Growing up in Granada Hills, California, Mandeep Sandhu ’18 was “the kid digging in the garden identifying insects or creating mini science projects in the kitchen,” as she recalls. While her interest in science grew out of a desire to “better understand the physical world,” Sandhu was also drawn to learning about spiritual aspects of existence. “I am a Punjabi Sikh woman, but I grew up attending Catholic school—an experience that sparked an interest in understanding other people’s beliefs,” she says. As she prepares to graduate with a dual major in biology and religious studies, Sandhu has combined these two areas of interest into a senior thesis that she will present on Capstone Day on May 3.
Sandhu’s thesis, “CRISPR Genetic Editing: Paths for Christian Acceptance and Analysis of In Vivo and In Vitro Efficiency,” explores genetic engineering practices in the context of Christian beliefs. She was inspired by her experiences this past summer shadowing an OB-GYN doctor at Good Samaritan Hospital in Los Angeles, where she observed the often-complex ways that patients’ religious beliefs informed their decision making about care and treatment. According to Sandhu, advancements in CRISPR-cas9, a technology that enables geneticists to edit parts of the genome by removing, adding, or altering sections of the DNA sequence, has opened up ethical as well as scientific conversations in many religious communities. For her thesis, she looked at some of this discourse, locating “four major tensions for many Christians when they think about genetic editing: beginning of life, the Creator-human relationship, imago Dei (image of God), and stewardship.” Sandhu explains, “with these major concerns in mind, I identified epigenetics, somatic cell genetic editing, and in vivo genetic editing research as important research paths to pursue, as they have the potential to produce techniques that more Christian individuals would feel comfortable using.” Her thesis concludes with an experimental proposal for in vivo and in vitro techniques that are more aligned with Christian ethics.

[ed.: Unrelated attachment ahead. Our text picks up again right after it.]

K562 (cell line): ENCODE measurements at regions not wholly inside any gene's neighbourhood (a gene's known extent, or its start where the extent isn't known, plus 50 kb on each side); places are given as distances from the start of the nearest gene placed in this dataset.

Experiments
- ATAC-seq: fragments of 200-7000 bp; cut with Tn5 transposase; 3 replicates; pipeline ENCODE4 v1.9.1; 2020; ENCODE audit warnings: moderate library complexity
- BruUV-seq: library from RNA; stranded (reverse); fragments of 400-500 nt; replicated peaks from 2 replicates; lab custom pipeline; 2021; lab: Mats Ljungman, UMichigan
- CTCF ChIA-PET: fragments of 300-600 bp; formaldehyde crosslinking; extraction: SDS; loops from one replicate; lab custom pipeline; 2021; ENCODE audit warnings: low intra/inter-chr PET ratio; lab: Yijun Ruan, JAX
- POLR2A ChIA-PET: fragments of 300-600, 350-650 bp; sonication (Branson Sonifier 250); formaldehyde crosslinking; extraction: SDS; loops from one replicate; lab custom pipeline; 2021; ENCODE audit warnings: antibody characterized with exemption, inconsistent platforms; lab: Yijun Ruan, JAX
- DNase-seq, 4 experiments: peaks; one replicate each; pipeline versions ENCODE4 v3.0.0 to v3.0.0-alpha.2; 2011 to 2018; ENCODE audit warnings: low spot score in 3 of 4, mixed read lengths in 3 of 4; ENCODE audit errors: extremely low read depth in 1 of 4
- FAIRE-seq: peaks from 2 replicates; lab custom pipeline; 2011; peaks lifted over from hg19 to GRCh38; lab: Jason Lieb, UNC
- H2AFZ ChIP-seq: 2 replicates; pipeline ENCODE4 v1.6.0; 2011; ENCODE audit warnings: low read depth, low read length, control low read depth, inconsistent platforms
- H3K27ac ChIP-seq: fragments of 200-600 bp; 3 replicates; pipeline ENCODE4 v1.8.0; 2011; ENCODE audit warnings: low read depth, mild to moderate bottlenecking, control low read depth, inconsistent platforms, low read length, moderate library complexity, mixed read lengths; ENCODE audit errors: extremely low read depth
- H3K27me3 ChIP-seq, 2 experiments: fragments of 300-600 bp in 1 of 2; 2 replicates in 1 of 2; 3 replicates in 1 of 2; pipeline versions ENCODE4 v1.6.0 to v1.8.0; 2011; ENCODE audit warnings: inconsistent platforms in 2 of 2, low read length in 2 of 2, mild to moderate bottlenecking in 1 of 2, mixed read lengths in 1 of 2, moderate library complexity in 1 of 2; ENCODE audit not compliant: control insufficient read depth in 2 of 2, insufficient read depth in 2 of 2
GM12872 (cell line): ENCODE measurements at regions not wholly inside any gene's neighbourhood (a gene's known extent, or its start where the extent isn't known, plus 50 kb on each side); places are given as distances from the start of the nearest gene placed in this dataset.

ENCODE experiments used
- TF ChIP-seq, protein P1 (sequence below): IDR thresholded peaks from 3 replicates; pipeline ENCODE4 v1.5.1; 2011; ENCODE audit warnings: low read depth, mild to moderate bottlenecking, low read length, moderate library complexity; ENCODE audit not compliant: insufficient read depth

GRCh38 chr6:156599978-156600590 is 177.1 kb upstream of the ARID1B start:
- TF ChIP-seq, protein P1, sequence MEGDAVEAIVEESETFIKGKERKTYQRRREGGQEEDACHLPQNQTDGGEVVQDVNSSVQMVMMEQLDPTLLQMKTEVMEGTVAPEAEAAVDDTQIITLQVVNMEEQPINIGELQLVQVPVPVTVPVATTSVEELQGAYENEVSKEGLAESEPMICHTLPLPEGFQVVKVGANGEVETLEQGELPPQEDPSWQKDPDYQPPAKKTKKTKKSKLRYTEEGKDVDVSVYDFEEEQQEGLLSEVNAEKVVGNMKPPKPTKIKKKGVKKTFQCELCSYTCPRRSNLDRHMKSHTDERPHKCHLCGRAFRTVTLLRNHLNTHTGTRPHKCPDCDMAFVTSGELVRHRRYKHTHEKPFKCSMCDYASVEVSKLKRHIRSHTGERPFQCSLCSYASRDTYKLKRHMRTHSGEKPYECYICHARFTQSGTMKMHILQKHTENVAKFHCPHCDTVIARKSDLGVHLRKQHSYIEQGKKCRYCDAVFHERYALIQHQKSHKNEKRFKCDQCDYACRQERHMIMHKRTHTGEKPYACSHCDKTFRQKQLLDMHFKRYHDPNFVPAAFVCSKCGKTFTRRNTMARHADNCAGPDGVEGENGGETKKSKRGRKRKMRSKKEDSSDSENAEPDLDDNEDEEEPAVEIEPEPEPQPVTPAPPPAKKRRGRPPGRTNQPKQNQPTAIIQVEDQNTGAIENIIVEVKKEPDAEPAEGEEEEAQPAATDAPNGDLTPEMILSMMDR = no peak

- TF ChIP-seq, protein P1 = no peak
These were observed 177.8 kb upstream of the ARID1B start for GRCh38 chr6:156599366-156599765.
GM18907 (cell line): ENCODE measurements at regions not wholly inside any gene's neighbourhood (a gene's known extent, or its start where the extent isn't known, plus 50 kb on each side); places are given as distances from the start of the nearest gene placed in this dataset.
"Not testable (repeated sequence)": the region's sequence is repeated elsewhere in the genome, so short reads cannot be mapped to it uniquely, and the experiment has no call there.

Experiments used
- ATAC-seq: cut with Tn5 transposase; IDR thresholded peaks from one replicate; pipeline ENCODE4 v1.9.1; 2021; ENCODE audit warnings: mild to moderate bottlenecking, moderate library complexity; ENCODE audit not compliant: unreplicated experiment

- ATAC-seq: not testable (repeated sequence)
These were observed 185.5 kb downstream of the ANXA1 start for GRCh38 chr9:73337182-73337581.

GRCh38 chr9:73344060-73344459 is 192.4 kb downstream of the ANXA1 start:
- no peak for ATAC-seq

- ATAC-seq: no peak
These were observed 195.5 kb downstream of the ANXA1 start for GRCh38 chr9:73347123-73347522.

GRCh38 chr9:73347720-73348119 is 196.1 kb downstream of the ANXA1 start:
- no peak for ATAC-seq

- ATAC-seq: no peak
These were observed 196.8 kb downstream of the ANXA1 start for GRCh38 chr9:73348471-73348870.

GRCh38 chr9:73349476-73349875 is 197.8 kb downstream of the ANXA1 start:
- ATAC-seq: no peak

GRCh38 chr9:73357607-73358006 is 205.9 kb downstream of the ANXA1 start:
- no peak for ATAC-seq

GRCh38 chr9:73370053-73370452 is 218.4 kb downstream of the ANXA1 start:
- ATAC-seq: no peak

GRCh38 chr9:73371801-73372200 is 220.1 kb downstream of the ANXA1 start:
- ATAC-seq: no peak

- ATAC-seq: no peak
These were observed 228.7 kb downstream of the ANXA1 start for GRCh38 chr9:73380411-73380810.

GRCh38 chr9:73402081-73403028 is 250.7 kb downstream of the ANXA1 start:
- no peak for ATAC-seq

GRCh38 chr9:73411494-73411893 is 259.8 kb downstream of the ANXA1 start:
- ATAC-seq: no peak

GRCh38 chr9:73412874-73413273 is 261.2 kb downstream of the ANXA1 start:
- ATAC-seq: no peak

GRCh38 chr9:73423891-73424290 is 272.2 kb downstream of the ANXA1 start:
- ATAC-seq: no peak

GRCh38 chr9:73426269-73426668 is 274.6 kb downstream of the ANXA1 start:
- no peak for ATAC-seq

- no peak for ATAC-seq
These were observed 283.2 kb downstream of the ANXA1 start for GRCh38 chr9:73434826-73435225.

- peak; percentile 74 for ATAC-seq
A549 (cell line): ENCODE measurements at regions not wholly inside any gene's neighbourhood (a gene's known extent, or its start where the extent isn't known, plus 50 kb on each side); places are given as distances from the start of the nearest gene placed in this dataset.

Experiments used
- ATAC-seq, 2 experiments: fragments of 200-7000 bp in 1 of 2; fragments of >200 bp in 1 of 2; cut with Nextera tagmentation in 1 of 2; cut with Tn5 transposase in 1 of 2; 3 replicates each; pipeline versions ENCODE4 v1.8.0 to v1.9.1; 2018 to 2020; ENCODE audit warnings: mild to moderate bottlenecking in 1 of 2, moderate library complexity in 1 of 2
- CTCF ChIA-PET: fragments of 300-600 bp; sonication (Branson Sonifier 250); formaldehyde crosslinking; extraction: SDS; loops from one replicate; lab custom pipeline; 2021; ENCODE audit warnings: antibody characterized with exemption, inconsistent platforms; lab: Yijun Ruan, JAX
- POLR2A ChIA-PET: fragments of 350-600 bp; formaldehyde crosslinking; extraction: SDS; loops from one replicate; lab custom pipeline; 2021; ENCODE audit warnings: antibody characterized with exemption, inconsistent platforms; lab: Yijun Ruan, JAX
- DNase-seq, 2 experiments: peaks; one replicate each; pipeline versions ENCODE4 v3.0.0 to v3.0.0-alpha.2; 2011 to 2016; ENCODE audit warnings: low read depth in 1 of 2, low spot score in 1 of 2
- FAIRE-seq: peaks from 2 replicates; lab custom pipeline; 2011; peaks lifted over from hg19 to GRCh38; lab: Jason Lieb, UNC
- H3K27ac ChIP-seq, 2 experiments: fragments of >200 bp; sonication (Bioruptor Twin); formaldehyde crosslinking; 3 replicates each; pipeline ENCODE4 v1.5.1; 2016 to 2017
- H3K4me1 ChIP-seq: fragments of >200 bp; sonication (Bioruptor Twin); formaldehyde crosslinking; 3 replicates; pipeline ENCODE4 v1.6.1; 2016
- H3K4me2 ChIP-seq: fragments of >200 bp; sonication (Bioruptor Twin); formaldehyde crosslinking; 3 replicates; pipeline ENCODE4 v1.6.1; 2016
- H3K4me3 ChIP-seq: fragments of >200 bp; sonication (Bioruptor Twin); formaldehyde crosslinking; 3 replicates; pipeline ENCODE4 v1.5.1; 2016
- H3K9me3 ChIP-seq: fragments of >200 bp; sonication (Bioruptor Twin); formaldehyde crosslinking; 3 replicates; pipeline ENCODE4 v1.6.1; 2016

In April, Sandhu’s research won first place in the Vosburg Seminar on Social Justice and Contemporary Social Issues, hosted annually by the McAlister Center for Religious Activities at The Claremont Colleges. The seminar aims to encourage providing students across the 5Cs to identify and explore moral and social justice issues and problems and suggest possible methods to address them that are realistic and appropriate. For Sandhu, completing her thesis was a way to begin to evaluate “potential scientific research paths that may accommodate Christian concerns, and hopefully increase the availability of clinical genetic editing therapies to these patients.” With plans to attend medical school herself, Sandhu believes that having a background in religious studies will help her better understand the motivations and stances of religious individuals in making heathcare decisions.
Following graduation, Sandhu will spend the next year working in Dr. Aran’s lab at Keck Graduate Institute, which has a focus on biomedical devices for diagnostics and therapeutics. She is grateful to Scripps for providing an academically challenging learning environment and allowing her to explore her diverse interests. “Scripps has helped me develop into a confident woman who is not afraid to ask the tough questions, or even the easy clarification questions in the classroom. This confidence is something essential that will help me as I enter the very male-dominated medical and STEM worlds.”
Along with the work of other Scripps seniors, you can hear Sandhu’s presentation of her research this Thursday, May 3, during Capstone Day.